The annual two day All-Energy exhibition and conference is now underway in Aberdeen, and while there will be plenty of talk about new developments and technologies, I’d expect much of the conversation at the show to focus on the decision to move the event out of the Granite City.
It’s been reported that the UK’s largest renewable energy event, which last year attracted 7,687 visitors from 48 countries, will move from Aberdeen to Glasgow, at least until 2018.
Various reasons have been suggested for the location change, including accommodation availability in Aberdeen and skills shortages in the area, and in recent times we have seen a number of companies in the Aberdeen area looking elsewhere to expand and recruit.
It’s also been noted that significant investment has been made in Glasgow’s International Technology and Renewable Energy Zone, which is expected to boost the sector.
The decision to relocate has been met with understandable levels of disappointment and a fair degree of dismay by leading figures in the region’s business and energy sector, many of whom invested considerable time and effort in establishing the event more than 10 years ago and continue to provide support.
The decision is going to force Aberdeen to ask some big questions of itself, and for Aberdeen to ask big questions of those in power. For many years the city was recognised as the oil and gas capital of Europe. That didn’t happen by chance and we have to credit a lot of people who put a lot of hard work in to establishing that brand. It meant that Aberdeen was, and to a large extent still is, perceived as the hub of the European oil and gas industry.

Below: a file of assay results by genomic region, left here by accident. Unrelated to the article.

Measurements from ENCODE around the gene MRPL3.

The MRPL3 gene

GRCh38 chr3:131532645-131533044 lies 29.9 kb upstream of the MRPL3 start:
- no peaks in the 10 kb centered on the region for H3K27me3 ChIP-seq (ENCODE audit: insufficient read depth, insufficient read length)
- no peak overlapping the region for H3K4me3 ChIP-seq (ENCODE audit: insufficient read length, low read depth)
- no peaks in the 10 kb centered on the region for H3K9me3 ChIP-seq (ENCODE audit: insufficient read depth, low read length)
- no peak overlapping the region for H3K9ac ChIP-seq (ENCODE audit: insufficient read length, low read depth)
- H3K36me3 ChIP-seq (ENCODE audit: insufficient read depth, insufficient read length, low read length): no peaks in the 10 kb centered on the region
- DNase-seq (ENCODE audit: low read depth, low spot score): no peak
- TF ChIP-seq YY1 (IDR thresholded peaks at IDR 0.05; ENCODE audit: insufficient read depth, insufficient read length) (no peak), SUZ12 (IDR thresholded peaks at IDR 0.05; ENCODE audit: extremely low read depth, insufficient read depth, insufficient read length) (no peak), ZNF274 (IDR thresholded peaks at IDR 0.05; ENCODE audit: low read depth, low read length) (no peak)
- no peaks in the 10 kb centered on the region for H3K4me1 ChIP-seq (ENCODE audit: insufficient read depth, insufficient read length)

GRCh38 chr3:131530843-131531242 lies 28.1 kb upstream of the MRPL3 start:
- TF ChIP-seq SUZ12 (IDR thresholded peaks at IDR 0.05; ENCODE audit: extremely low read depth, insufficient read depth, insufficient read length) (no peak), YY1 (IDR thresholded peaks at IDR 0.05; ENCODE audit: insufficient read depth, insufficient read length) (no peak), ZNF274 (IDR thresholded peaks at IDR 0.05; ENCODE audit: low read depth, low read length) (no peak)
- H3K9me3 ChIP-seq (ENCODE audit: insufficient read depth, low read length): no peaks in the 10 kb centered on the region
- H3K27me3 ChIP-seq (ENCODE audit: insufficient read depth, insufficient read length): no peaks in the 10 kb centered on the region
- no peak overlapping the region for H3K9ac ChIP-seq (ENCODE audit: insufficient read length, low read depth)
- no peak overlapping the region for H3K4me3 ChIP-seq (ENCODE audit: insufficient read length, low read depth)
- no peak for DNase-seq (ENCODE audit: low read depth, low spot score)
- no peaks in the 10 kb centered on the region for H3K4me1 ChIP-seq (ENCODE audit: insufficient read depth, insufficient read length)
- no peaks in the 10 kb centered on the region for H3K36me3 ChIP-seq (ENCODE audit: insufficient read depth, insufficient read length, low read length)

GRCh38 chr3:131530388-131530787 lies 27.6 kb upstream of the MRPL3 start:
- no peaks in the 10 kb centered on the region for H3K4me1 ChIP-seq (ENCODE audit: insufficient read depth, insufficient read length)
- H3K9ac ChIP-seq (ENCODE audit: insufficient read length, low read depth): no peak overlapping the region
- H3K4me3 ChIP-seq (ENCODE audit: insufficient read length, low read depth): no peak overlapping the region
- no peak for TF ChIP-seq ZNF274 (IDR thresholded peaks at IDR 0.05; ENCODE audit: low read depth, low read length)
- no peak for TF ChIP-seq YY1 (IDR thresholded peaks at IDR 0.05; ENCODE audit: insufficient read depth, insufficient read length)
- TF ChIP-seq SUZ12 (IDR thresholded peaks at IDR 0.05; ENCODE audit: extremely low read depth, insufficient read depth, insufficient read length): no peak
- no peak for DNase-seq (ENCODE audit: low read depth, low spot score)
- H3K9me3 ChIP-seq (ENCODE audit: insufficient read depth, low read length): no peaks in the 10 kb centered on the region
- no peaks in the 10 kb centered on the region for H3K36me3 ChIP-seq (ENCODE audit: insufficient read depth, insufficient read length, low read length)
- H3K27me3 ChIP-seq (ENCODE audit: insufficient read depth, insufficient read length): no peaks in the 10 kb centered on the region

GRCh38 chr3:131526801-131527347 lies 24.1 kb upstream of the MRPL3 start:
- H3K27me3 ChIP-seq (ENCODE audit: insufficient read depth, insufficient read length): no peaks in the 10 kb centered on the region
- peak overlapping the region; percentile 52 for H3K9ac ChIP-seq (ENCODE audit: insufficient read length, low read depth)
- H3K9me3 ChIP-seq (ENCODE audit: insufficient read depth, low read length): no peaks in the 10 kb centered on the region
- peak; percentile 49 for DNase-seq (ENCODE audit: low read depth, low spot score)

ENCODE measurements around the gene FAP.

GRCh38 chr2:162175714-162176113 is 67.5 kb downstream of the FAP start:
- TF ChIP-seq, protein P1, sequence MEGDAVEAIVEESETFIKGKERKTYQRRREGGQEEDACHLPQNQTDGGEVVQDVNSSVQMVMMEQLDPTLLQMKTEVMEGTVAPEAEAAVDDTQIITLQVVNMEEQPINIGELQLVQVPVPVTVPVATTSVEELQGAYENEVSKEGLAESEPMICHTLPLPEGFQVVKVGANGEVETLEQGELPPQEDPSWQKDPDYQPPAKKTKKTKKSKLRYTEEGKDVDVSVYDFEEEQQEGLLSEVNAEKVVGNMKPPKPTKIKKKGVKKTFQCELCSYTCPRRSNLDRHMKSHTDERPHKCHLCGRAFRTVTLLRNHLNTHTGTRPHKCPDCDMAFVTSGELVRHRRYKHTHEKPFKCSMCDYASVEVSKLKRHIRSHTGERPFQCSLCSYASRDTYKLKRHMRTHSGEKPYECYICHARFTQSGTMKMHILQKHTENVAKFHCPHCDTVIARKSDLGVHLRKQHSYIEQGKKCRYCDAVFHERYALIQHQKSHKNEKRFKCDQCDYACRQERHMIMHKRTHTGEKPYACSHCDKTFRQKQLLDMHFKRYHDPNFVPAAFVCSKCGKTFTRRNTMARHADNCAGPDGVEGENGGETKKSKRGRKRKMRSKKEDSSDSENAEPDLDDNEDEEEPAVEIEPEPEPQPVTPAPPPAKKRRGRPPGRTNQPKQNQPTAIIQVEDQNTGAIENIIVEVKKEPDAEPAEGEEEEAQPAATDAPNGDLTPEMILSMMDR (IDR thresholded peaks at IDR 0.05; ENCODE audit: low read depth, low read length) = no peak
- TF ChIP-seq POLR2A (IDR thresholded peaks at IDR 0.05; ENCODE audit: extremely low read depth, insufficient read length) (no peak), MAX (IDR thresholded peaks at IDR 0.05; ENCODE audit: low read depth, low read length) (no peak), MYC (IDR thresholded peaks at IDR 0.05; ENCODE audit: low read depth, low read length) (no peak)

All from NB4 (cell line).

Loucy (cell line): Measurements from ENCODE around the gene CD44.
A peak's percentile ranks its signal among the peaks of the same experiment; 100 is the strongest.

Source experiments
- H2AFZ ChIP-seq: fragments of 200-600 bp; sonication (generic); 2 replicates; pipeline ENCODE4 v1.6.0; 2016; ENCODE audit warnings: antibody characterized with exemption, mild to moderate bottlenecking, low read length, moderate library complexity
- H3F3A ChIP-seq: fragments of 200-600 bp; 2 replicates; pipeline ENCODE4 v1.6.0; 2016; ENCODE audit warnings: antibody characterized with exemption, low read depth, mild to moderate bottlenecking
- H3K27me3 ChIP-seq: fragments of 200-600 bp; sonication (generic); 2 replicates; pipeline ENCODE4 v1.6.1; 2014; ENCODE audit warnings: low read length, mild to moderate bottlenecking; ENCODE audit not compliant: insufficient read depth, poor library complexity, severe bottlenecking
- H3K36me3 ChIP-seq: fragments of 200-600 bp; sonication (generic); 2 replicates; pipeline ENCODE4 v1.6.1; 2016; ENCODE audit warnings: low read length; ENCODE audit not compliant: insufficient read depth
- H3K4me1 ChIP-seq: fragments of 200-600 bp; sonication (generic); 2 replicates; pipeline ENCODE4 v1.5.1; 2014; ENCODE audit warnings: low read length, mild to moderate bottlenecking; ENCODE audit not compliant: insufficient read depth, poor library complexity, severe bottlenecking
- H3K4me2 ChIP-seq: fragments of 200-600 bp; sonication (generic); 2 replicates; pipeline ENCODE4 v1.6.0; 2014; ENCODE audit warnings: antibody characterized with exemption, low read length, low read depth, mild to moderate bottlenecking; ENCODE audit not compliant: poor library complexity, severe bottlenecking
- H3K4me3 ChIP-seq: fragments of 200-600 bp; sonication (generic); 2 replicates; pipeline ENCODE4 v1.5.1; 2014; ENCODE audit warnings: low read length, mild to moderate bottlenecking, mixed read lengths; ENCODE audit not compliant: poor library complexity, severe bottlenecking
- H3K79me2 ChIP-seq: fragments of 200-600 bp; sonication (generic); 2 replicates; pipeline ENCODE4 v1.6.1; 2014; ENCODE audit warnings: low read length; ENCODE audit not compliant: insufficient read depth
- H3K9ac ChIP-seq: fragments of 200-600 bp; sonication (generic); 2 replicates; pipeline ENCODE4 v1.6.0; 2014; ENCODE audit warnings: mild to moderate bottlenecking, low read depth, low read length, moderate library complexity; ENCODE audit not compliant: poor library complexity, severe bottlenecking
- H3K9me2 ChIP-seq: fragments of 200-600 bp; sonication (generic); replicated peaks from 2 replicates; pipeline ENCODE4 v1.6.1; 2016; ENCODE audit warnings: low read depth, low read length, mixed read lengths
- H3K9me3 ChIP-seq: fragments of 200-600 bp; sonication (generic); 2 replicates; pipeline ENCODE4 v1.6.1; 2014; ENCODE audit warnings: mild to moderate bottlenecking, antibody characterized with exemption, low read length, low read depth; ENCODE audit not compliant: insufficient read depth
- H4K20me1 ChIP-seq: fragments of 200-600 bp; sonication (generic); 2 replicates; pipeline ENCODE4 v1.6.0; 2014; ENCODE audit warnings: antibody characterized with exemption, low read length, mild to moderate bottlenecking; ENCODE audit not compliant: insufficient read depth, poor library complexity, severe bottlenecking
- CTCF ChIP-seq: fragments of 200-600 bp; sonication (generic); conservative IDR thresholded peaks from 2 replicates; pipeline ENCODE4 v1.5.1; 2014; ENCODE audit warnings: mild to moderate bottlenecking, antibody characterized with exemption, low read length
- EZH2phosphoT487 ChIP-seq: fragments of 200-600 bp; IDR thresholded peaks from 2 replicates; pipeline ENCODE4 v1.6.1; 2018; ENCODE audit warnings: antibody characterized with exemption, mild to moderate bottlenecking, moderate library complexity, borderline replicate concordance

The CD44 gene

Recognising that renewable energy was going to play an increasing role in the mix, and the talent that exists in the area, in recent years great effort has been put into establishing Aberdeen as the energy capital of Europe. The All Energy website even endorses Aberdeen’s position when it boasts: “All-Energy is THE renewables show in THE Energy City.”
What impact, then, will losing All Energy, for whatever length of time, have on Aberdeen’s developing reputation as the heart of the European energy sector? And what impact will it have on Glasgow’s growing interest in this field? Or Dundee’s, or Edinburgh’s or Invergordon’s or cities elsewhere in Europe?
It appears that the UK’s renewable energy industry, which has struggled to stand on its own feet, is now starting to get serious with several large-scale developments now underway. We have to ask ourselves what role will Aberdeen have to play in that renewables future? We had no God-given right to host the North Sea oil and gas industry but we made it ours. We have no God-given right to host the renewable energy sector either, as the All-Energy decision has made clear.